Have a Disability? Here Are Your Employment Rights in 2020!
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Have a Disability? Here Are Your Employment Rights in 2020!
One in four Americans in the United States has a disability. Because of this, disability affects everyone including you.
Even if you are not personally disabled, we're sure you know someone that is whether they've shared the information with you or not.
If you have a disability or know someone who has a disability, it is important to understand what a disabled person's rights in the workplace are.
Keep reading to learn how these employment rights came about what these rights are today.
History of Employment Rights
Any sort of discrimination against any person with any kind of disability is strictly prohibited by the Americans with Disabilities Act of 1990. This includes all types of employers, including state and local governments, labor organizations, labor-management companies, employment agencies, and private employers.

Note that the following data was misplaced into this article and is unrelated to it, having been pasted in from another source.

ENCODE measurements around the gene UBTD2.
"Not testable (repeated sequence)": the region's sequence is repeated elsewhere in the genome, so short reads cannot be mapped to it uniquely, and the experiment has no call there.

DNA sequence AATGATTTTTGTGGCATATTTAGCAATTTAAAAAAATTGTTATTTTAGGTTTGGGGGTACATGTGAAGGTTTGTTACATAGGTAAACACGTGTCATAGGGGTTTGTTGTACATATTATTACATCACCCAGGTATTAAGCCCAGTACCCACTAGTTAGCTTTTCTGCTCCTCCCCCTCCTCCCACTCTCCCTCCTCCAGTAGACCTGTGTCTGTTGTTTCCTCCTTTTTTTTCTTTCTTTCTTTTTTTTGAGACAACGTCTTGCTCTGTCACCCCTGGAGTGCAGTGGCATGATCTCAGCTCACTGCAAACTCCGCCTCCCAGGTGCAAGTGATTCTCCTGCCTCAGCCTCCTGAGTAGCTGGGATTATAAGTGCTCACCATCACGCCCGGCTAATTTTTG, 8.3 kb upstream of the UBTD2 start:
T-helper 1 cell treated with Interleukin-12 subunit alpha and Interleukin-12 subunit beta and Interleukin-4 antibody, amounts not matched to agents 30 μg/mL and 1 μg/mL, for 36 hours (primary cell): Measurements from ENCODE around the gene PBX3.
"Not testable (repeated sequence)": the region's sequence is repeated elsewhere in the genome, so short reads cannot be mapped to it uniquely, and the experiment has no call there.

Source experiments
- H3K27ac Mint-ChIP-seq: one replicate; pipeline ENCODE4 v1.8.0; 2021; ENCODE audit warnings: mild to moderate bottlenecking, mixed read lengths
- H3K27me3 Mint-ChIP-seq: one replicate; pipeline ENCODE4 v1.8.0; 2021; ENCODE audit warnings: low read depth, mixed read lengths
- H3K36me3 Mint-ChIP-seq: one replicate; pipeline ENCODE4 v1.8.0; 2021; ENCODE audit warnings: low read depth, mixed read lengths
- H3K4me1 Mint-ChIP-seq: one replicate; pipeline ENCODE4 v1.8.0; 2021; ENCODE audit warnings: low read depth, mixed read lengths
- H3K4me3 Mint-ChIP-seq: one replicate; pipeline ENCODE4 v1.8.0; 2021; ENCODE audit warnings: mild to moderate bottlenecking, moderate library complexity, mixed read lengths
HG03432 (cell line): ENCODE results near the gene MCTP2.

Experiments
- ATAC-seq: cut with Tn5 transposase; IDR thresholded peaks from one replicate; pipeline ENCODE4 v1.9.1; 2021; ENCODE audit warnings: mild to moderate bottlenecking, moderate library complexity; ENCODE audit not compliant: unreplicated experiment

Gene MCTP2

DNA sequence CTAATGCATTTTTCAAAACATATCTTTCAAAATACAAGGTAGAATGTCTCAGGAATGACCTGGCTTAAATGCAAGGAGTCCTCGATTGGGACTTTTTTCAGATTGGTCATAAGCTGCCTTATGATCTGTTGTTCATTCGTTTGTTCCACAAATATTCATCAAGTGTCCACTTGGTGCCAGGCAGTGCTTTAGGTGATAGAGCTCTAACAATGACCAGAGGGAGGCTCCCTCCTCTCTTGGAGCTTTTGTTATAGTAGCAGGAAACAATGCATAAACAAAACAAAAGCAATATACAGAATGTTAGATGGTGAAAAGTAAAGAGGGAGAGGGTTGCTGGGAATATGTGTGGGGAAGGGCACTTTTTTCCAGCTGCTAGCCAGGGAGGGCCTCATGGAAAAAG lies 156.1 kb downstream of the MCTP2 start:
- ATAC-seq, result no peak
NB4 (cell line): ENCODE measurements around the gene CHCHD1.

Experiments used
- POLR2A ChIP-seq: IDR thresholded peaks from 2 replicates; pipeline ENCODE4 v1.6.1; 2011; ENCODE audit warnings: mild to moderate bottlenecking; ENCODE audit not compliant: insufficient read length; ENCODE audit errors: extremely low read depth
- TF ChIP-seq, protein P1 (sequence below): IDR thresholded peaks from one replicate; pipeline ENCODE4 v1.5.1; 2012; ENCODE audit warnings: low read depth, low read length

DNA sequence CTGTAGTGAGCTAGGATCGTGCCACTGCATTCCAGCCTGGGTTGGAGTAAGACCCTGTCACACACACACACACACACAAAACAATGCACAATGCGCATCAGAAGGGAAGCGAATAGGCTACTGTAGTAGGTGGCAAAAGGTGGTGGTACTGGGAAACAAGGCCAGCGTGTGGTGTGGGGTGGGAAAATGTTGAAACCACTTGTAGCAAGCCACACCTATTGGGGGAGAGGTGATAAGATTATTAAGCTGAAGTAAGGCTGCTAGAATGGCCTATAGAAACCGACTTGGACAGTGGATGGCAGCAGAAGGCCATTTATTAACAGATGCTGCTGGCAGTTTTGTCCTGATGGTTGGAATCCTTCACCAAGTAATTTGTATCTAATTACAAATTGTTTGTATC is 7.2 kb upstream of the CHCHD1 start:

The Americans with Disabilities Act covers all employment practices as well. This includes recruitment, hiring, training, job assignments, promotions, benefits, pay, and firing.
If an employer refuses to abide by the federal law or retaliate against a disabled person for expecting them to meet the lawful standards, there are standards to enforce the regulations.
The United States Equal Employment Opportunity Commission enforces the protocols and safeties put in place by the Americans with Disabilities Act if the employer has 15 or more employees. However, the United States Department of Justice is the group to enforce the standards if the problem involves local government or state government, no matter how big or small the group of employees.
Things to Keep in Mind
You are considered to have a disability if you have a physical and/or mental impairment of some sort that limits your ability. In the case of the Americans for Disabilities Act, this impairment should be limiting what is considered to be a major life activity.